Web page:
## Nonsingular, constant multiples of a fundamental matrix are fundamental

Let $\frac{d}{dt} Y = AY$ be a linear system of first order differential equations over $\mathbb{R}$ as in this previous exercise. Suppose $M$ is a fundamental matrix of this system (i.e. a matrix whose columns are linearly independent solutions) and let $Q$ be a nonsingular matrix over $\mathbb{R}$. Prove that $MQ$ is also a fundamental matrix for this differential equation.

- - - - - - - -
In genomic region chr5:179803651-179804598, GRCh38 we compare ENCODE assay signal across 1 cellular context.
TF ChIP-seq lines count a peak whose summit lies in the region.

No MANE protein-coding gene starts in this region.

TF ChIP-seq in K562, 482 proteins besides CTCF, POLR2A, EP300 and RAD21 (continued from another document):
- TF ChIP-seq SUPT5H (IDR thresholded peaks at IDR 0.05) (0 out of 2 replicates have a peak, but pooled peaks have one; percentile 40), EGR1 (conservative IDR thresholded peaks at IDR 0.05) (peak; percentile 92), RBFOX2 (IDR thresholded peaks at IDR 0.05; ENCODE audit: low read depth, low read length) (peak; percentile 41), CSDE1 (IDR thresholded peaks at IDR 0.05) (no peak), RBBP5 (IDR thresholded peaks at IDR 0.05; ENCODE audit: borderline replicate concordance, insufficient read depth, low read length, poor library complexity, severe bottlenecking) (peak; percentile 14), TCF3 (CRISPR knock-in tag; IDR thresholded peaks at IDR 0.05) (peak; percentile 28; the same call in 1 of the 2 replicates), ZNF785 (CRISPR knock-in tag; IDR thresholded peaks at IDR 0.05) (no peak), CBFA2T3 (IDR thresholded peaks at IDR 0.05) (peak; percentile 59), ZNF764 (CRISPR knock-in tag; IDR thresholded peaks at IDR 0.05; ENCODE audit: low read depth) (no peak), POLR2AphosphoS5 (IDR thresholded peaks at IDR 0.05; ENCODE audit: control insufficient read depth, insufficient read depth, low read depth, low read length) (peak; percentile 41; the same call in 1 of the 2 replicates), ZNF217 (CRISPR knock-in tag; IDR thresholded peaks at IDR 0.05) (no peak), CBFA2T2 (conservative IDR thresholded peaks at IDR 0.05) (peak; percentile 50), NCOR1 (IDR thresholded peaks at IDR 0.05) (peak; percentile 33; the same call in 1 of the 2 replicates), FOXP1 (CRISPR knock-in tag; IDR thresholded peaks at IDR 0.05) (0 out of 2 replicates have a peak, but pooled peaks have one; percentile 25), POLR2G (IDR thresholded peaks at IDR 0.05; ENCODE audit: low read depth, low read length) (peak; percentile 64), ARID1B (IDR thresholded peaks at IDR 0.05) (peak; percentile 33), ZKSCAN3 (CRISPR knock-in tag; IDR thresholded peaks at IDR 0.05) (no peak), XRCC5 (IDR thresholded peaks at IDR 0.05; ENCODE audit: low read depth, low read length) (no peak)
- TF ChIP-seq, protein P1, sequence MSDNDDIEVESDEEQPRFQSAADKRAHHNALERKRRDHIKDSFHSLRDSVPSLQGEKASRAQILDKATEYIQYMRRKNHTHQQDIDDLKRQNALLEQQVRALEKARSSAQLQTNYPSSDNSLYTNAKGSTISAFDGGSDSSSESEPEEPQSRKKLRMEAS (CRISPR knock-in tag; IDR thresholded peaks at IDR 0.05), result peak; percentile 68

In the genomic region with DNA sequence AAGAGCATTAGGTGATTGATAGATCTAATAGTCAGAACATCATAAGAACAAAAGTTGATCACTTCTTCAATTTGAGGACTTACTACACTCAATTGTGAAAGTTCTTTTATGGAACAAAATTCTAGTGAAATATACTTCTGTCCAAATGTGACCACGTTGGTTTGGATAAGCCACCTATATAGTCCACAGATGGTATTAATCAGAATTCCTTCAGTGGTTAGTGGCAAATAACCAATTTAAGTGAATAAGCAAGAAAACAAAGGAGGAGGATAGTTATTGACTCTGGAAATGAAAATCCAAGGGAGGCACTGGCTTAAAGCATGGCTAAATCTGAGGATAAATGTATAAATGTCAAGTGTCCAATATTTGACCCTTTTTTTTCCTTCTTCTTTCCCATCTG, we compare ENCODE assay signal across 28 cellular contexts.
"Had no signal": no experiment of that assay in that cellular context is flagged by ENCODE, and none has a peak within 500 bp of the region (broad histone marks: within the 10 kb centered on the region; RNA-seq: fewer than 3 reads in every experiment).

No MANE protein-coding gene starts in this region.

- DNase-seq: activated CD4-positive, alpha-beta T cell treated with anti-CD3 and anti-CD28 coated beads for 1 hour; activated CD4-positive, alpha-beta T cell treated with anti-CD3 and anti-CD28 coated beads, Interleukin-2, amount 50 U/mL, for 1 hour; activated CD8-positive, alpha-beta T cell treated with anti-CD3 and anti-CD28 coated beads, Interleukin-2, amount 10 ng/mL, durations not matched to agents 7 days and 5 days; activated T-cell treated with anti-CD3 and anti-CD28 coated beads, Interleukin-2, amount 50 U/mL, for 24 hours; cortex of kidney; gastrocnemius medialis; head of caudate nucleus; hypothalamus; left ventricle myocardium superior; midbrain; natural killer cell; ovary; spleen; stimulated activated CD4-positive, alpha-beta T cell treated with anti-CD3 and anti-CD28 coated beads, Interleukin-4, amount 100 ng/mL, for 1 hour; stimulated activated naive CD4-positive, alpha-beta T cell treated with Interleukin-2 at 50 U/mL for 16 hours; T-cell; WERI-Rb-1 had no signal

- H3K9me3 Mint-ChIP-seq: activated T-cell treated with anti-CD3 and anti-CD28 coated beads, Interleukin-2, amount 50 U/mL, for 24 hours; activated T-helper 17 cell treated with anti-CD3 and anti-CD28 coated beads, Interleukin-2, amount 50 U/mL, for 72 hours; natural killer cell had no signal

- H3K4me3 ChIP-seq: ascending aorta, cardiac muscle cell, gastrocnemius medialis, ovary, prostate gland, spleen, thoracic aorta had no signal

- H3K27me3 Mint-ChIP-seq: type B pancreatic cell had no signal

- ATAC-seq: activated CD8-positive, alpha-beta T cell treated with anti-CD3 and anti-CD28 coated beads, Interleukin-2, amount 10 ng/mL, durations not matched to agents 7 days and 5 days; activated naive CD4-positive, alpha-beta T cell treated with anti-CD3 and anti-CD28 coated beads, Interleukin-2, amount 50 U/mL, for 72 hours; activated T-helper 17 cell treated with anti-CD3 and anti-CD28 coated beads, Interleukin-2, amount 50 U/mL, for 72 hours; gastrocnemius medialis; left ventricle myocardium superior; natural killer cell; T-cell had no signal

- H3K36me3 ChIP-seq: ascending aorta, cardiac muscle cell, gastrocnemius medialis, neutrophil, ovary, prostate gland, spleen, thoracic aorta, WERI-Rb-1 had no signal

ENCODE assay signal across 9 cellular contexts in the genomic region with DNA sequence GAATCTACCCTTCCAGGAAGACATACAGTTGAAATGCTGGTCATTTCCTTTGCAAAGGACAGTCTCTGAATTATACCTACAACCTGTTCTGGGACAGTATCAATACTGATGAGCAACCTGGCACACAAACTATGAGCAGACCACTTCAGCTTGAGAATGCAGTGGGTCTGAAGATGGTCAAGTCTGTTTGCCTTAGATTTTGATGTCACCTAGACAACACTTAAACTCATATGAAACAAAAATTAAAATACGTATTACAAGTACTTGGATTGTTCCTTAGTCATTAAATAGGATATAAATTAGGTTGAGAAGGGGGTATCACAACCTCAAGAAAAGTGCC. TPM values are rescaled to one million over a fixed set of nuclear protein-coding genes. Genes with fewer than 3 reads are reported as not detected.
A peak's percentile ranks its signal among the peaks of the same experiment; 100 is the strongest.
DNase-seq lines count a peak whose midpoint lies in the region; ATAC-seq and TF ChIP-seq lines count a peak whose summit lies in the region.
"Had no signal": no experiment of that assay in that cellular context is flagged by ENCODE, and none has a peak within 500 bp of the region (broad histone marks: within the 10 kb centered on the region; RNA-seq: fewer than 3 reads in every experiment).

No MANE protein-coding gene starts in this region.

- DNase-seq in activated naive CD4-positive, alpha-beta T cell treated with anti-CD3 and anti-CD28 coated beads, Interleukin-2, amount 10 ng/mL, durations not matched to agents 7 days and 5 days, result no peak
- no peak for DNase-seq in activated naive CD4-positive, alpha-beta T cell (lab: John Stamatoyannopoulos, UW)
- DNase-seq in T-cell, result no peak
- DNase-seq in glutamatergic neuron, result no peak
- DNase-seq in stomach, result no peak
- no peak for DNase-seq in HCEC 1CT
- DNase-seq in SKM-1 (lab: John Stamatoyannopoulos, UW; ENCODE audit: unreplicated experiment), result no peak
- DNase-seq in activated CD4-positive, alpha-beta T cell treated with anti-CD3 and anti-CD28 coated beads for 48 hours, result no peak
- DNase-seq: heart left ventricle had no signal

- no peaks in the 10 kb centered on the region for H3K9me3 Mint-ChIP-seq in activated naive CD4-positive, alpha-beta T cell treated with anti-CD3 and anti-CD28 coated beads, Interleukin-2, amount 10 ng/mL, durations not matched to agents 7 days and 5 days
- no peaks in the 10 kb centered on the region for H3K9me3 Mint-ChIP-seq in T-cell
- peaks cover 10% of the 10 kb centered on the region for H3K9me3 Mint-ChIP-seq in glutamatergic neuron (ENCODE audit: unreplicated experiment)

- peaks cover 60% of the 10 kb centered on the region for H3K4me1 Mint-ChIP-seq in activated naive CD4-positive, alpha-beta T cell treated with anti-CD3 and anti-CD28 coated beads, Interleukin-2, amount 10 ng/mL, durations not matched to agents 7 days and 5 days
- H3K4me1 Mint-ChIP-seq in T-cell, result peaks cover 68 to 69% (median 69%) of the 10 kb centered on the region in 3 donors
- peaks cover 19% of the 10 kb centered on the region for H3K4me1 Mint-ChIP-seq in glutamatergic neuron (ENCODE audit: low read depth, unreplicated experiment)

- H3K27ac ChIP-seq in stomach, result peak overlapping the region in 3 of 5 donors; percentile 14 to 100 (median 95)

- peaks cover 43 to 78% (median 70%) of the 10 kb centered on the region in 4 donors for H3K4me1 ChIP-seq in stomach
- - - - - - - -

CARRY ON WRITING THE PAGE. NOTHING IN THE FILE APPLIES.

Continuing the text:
Write $Q = [Q_1\ \ldots\ Q_n]$ as a column matrix. Now $\frac{d}{dt} MQ = \frac{d}{dt} [MQ_1\ ldots\ MQ_n]$ $= [(\frac{d}{dt}M)Q_1\ \ldots\ (\frac{d}{dt} M)Q_n]$ by the definition of our matrix derivative and part 2 of this previous exercise. This is then equal to $(\frac{d}{dt} M)Q = AMQ$. In particular, the columns of $MQ$ are solutions of $\frac{d}{dt} Y = AY$. Moreover, since $Q$ is nonsingular, $MQ$ is nonsingular. So $MQ$ is also a fundamental matrix.